• Jennifer Hiller-Honolulu Advertiser

Red Raiders take pride in their North Shore


Officials at Kahuku High and Intermediate School believe in the value of hard work, but a few years ago they decided to put their money where their mouth is.

That's when they opened enrollment into the gifted and talented program to all students.

If teens earn the grades to stay in the more rigorous classes, they can remain in the program.

More than 600 of the school's 1,850 students are enrolled in GT classes.

"It really motivates them," said vice principal Pauline Masaniai. "They can get kind of competitive with each other, but it's in a good way. Once the kids were involved in the academic rigor, it was easier to start things like the chess club or speech and debate."

School officials say the program seems to be working: the senior class this year earned more than $2 million in college scholarships.

Principal Lisa DeLong said the campus relies on the support and help of the community to keep the school academically strong and connected to the diversity of the North Shore.

"I think we have a good balance of academic skills and cultural understanding," DeLong said. "The students come out of here with humility and charm. They have this confidence. It's really a diverse community and there's a good melding."

Kahuku is one of the few schools in the state that has students from seventh through 12th grades on the same campus. DeLong said she likes having a larger age range because the older students can watch out for their younger brothers and sisters.

It also means that Kahuku has a lower ninth-grade dropout rate than many other schools. Because students are already familiar with the campus, know one another and know the teachers, there's no difficult transition to high school, DeLong said. "It establishes routines earlier," she said.

The school draws students from Kualoa to Waimea. Each year, seniors take a big class picture outside at a different beachside location. The photos hang in the administration building and show the classes at spots such as Pounders and Shark's Cove.

After the final bell rings, most students stay on campus until late afternoon for club meetings, sports or other activities. One in three students is in athletics. One in four participates in the school's music learning center.

The school is undergoing three construction projects: field improvements, classroom renovation and a technology upgrade.

Last year, students started an online shopping site that is a testament to the school's popularity in the community. Kahuku.org grossed more than $65,000 in the first several months it was opened, an astonishing feat for a school Web site.

Building on the school's back-to-back state football championships, the site has sold merchandise to people, from just down the street to as far away as Japan, Australia and England.

At the e-store, browsers can buy Kahuku High T-shirts, bumper stickers, baseball caps, back scratchers, water bottles and ceramic poi pounders made by Kahuku art students. The popular T-shirts go for $10 to $20 each.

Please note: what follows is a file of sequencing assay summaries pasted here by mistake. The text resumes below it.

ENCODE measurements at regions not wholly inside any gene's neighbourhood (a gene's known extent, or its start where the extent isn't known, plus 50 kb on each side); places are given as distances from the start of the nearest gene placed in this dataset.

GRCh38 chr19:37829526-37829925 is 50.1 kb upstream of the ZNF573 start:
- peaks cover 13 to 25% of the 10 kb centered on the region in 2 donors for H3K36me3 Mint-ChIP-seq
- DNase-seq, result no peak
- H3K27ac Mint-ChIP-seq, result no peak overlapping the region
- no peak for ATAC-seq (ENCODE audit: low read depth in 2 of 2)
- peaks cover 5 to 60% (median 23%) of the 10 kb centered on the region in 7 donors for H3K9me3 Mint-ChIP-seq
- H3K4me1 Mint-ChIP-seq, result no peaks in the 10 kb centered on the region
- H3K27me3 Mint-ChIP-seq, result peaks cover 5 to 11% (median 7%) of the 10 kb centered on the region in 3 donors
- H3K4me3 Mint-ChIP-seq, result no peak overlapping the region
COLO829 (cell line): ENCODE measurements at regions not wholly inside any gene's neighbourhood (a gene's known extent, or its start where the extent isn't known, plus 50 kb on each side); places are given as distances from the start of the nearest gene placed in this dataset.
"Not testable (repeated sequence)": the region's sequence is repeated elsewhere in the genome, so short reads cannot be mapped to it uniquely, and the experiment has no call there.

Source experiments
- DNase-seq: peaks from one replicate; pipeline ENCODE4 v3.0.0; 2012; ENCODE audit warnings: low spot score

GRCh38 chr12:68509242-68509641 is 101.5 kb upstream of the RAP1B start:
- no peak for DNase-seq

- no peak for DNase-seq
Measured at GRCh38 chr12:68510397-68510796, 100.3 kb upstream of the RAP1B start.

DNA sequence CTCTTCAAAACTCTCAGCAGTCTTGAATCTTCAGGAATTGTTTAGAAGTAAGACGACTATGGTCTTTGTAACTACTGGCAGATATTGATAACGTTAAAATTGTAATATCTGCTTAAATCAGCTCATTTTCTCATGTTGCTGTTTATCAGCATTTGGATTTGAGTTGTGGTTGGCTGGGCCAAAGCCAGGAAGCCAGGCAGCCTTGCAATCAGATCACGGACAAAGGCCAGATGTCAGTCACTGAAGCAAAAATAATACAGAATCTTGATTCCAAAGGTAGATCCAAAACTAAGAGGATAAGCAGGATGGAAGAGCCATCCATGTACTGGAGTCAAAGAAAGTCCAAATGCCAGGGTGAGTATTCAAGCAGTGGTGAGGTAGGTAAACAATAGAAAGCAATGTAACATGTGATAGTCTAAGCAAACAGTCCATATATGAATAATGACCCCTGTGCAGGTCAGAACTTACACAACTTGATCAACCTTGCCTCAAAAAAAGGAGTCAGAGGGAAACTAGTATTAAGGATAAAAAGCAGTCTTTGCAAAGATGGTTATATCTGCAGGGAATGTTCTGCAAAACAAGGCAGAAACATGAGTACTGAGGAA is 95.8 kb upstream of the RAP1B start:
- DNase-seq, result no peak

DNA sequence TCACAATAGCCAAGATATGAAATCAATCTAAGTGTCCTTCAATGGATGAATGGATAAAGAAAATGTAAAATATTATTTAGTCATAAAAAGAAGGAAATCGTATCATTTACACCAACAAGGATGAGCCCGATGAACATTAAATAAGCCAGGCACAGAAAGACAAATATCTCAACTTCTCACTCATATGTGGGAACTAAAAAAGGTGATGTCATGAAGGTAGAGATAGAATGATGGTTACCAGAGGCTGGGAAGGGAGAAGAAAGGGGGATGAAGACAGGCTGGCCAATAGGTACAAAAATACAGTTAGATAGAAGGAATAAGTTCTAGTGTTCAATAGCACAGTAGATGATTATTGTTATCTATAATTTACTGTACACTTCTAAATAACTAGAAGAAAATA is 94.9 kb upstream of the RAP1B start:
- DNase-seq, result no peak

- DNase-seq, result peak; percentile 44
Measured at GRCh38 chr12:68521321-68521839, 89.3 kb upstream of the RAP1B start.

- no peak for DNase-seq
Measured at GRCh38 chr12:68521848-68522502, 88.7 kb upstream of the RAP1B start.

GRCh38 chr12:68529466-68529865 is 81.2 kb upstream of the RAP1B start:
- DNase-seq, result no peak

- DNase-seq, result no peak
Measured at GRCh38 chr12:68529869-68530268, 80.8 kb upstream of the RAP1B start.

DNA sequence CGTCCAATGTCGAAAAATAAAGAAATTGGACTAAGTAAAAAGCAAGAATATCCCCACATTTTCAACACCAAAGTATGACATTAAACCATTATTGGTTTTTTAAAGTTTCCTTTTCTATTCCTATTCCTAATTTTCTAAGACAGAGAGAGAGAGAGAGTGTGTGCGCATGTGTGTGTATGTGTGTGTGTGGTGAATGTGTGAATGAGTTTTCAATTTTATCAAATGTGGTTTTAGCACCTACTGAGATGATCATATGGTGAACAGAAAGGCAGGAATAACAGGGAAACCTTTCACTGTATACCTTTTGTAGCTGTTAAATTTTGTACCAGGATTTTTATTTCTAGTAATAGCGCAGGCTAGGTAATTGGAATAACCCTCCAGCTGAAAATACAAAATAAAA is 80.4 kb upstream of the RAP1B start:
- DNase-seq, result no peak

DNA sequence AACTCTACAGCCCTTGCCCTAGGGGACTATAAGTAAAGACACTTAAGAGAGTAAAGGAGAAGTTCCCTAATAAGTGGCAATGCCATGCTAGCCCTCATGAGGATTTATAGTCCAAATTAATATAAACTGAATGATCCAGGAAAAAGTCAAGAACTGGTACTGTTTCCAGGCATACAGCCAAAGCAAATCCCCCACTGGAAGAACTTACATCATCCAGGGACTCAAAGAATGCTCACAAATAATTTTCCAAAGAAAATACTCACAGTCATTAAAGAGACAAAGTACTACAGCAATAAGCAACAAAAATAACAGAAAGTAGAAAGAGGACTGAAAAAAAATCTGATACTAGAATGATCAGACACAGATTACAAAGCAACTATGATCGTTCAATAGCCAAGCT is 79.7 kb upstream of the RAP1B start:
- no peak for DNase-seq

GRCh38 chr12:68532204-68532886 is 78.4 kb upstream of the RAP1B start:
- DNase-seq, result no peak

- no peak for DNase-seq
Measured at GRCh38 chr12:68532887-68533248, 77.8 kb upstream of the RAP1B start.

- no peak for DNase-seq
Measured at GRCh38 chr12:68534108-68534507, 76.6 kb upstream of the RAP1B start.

The Web site also serves as a school and community information center where visitors can sign up for e-mail alerts, visit an archive of Kahuku newspaper articles and press releases or send a Spirit of Kahuku e-postcard.

• What are you most proud of?: DeLong is most proud that everyone at the school and in the community does their part to make the school great. "After we won the football championship this year one of our students came up with the saying, 'It takes a community to raise a Red Raider,' " she said.

• Best-kept secret: That alumni are so connected to the school. Thirty Kahuku teachers, about one-fifth of the faculty, graduated from Kahuku. Masaniai graduated from the school, did her student teaching there, and worked there as a history teacher. "I'm a Red Raider for life," Masaniai said. Also, many alumni work, coach and volunteer in the classrooms. The school has an endowment that was started by a family that attended the school in the 1940s. "People are very connected to this school," DeLong said.

• Everyone at school knows: Reggie Torres, affectionately called "Mr. Kahuku." Torres is an educational assistant, class adviser and coach known for pushing his students to achieve. A female kicker made 10 of 11 kicks during the season that she played on his junior varsity football team and his girls' wrestling team took this year's state championship.

• What we need: Kahuku students are asking for more tables and benches. The school would love to have groups adopt and care for spots on the sprawling campus.

• Special events: The school has a strong student activities program with annual cheer and song competitions, and 12 dances a year. For May Night, students take over the Polynesian Cultural Center after hours instead of doing the traditional daytime festivities. Students perform dances of all Polynesian islands, including the fire-knife dances, and have been known to try out moves from Japan and the Ukraine for the performance.

All Kahuku seniors are invited to make their own ceramic, decorated tile to leave behind on the campus; an artist comes each summer to create a mural with the individual artworks of the most recent graduating class.

http://the.honoluluadvertiser.com/article/2002/Jun/13/ln/ln17a.html

#PaulineMasaniai #LisaDeLong #ReggieTorres

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